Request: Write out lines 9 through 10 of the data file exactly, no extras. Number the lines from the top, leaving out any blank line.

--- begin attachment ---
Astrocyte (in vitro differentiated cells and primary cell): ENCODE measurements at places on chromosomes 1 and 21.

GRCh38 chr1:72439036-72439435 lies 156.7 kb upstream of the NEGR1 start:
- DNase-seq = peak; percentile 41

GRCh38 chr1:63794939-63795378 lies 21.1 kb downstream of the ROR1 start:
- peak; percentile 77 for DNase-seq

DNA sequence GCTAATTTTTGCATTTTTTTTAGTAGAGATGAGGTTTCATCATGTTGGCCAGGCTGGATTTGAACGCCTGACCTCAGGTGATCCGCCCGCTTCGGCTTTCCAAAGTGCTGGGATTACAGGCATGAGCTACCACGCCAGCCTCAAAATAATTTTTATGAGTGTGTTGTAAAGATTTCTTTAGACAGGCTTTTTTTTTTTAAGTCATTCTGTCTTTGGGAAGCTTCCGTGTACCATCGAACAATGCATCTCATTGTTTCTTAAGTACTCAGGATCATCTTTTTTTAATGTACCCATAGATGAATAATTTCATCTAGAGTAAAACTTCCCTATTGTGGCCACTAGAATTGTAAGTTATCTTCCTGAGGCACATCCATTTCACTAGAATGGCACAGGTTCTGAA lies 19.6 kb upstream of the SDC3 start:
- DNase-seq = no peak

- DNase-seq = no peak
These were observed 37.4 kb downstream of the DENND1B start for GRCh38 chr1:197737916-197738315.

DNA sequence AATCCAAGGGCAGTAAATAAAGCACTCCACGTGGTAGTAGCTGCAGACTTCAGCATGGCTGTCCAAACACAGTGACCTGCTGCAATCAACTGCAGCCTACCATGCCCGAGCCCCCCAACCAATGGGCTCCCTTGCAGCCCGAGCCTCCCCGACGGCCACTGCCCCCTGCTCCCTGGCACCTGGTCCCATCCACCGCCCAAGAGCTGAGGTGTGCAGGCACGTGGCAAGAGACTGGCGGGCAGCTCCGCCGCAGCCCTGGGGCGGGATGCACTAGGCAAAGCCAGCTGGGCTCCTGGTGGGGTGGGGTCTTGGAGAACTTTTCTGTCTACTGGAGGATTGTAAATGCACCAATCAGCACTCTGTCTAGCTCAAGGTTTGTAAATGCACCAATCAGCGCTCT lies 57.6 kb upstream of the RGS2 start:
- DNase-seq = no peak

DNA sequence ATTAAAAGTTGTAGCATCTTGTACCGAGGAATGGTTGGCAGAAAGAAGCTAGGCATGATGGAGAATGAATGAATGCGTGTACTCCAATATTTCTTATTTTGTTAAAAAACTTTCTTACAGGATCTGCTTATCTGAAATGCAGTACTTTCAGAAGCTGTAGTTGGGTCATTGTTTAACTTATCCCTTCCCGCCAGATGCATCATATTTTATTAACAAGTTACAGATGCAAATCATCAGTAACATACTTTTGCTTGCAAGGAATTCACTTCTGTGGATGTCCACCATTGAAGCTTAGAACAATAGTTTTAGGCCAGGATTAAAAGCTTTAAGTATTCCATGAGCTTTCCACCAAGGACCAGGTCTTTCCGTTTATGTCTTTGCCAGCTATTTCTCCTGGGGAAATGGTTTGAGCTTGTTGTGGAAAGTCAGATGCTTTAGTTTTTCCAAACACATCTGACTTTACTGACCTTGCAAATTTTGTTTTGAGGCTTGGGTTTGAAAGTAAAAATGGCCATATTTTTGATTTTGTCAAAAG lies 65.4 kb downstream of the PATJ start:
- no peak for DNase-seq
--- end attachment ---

These were observed 37.4 kb downstream of the DENND1B start for GRCh38 chr1:197737916-197738315.

DNA sequence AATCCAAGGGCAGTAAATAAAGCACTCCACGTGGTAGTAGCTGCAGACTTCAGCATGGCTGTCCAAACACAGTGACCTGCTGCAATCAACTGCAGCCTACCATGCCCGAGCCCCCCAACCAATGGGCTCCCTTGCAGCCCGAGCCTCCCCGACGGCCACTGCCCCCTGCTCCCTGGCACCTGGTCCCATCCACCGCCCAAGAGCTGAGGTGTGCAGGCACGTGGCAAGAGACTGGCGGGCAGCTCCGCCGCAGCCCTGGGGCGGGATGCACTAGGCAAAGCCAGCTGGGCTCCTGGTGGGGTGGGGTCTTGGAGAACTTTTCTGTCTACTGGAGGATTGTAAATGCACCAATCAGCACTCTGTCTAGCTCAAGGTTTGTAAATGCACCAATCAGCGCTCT lies 57.6 kb upstream of the RGS2 start: